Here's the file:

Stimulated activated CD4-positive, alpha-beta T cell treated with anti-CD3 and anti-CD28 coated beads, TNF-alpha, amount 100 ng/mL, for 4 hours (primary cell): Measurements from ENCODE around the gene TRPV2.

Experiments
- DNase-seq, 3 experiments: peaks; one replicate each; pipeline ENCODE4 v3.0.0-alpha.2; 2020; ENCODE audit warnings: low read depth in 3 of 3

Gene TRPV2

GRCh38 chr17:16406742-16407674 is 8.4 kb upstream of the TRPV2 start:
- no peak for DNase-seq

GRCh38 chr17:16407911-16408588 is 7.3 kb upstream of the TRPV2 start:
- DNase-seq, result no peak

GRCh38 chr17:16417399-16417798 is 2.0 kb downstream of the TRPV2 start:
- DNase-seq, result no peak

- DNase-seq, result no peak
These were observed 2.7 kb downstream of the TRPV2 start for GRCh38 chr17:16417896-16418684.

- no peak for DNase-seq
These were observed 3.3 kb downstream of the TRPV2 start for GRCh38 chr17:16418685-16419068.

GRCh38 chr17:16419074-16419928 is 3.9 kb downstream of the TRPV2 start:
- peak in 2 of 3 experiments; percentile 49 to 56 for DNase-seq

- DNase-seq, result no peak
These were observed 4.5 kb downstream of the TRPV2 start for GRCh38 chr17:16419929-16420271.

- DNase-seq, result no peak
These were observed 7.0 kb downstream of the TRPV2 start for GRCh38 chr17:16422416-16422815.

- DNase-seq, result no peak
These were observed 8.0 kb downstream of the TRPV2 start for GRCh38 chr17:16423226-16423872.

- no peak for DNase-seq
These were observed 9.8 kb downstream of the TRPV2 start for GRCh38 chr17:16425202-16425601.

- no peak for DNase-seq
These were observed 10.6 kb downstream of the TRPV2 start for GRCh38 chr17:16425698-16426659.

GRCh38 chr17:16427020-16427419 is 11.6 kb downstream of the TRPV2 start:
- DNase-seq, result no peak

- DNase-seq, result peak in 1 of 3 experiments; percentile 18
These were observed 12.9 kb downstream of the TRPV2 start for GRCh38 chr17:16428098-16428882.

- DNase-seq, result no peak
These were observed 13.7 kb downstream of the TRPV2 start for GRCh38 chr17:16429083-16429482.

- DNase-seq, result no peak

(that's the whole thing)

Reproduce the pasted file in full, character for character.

Stimulated activated CD4-positive, alpha-beta T cell treated with anti-CD3 and anti-CD28 coated beads, TNF-alpha, amount 100 ng/mL, for 4 hours (primary cell): Measurements from ENCODE around the gene TRPV2.

Experiments
- DNase-seq, 3 experiments: peaks; one replicate each; pipeline ENCODE4 v3.0.0-alpha.2; 2020; ENCODE audit warnings: low read depth in 3 of 3

Gene TRPV2

GRCh38 chr17:16406742-16407674 is 8.4 kb upstream of the TRPV2 start:
- no peak for DNase-seq

GRCh38 chr17:16407911-16408588 is 7.3 kb upstream of the TRPV2 start:
- DNase-seq, result no peak

GRCh38 chr17:16417399-16417798 is 2.0 kb downstream of the TRPV2 start:
- DNase-seq, result no peak

- DNase-seq, result no peak
These were observed 2.7 kb downstream of the TRPV2 start for GRCh38 chr17:16417896-16418684.

- no peak for DNase-seq
These were observed 3.3 kb downstream of the TRPV2 start for GRCh38 chr17:16418685-16419068.

GRCh38 chr17:16419074-16419928 is 3.9 kb downstream of the TRPV2 start:
- peak in 2 of 3 experiments; percentile 49 to 56 for DNase-seq

- DNase-seq, result no peak
These were observed 4.5 kb downstream of the TRPV2 start for GRCh38 chr17:16419929-16420271.

- DNase-seq, result no peak
These were observed 7.0 kb downstream of the TRPV2 start for GRCh38 chr17:16422416-16422815.

- DNase-seq, result no peak
These were observed 8.0 kb downstream of the TRPV2 start for GRCh38 chr17:16423226-16423872.

- no peak for DNase-seq
These were observed 9.8 kb downstream of the TRPV2 start for GRCh38 chr17:16425202-16425601.

- no peak for DNase-seq
These were observed 10.6 kb downstream of the TRPV2 start for GRCh38 chr17:16425698-16426659.

GRCh38 chr17:16427020-16427419 is 11.6 kb downstream of the TRPV2 start:
- DNase-seq, result no peak

- DNase-seq, result peak in 1 of 3 experiments; percentile 18
These were observed 12.9 kb downstream of the TRPV2 start for GRCh38 chr17:16428098-16428882.

- DNase-seq, result no peak
These were observed 13.7 kb downstream of the TRPV2 start for GRCh38 chr17:16429083-16429482.

- DNase-seq, result no peak